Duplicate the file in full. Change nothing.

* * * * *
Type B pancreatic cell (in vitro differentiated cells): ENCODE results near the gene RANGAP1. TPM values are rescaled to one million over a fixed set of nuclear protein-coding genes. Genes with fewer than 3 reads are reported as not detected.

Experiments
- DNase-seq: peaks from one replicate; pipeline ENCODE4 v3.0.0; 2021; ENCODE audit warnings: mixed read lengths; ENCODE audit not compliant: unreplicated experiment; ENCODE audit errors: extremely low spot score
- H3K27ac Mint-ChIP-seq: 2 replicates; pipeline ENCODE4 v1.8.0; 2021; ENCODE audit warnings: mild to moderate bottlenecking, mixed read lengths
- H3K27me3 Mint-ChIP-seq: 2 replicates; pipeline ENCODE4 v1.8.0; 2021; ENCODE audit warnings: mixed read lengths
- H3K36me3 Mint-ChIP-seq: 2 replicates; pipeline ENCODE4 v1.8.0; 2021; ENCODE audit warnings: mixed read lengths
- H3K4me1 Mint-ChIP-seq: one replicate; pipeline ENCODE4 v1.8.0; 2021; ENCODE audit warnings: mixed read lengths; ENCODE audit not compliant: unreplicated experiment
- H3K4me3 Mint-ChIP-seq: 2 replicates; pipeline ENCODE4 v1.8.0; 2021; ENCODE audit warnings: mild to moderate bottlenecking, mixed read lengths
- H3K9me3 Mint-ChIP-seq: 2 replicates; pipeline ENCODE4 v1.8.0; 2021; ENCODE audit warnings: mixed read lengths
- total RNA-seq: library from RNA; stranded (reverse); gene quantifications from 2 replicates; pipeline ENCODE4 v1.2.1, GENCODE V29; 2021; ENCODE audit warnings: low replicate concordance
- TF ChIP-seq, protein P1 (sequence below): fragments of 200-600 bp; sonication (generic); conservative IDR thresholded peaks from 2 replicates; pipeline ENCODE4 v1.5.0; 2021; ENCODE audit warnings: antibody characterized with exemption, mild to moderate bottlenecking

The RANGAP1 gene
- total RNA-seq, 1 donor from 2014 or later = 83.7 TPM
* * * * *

Type B pancreatic cell (in vitro differentiated cells): ENCODE results near the gene RANGAP1. TPM values are rescaled to one million over a fixed set of nuclear protein-coding genes. Genes with fewer than 3 reads are reported as not detected.

Experiments
- DNase-seq: peaks from one replicate; pipeline ENCODE4 v3.0.0; 2021; ENCODE audit warnings: mixed read lengths; ENCODE audit not compliant: unreplicated experiment; ENCODE audit errors: extremely low spot score
- H3K27ac Mint-ChIP-seq: 2 replicates; pipeline ENCODE4 v1.8.0; 2021; ENCODE audit warnings: mild to moderate bottlenecking, mixed read lengths
- H3K27me3 Mint-ChIP-seq: 2 replicates; pipeline ENCODE4 v1.8.0; 2021; ENCODE audit warnings: mixed read lengths
- H3K36me3 Mint-ChIP-seq: 2 replicates; pipeline ENCODE4 v1.8.0; 2021; ENCODE audit warnings: mixed read lengths
- H3K4me1 Mint-ChIP-seq: one replicate; pipeline ENCODE4 v1.8.0; 2021; ENCODE audit warnings: mixed read lengths; ENCODE audit not compliant: unreplicated experiment
- H3K4me3 Mint-ChIP-seq: 2 replicates; pipeline ENCODE4 v1.8.0; 2021; ENCODE audit warnings: mild to moderate bottlenecking, mixed read lengths
- H3K9me3 Mint-ChIP-seq: 2 replicates; pipeline ENCODE4 v1.8.0; 2021; ENCODE audit warnings: mixed read lengths
- total RNA-seq: library from RNA; stranded (reverse); gene quantifications from 2 replicates; pipeline ENCODE4 v1.2.1, GENCODE V29; 2021; ENCODE audit warnings: low replicate concordance
- TF ChIP-seq, protein P1 (sequence below): fragments of 200-600 bp; sonication (generic); conservative IDR thresholded peaks from 2 replicates; pipeline ENCODE4 v1.5.0; 2021; ENCODE audit warnings: antibody characterized with exemption, mild to moderate bottlenecking

The RANGAP1 gene
- total RNA-seq, 1 donor from 2014 or later = 83.7 TPM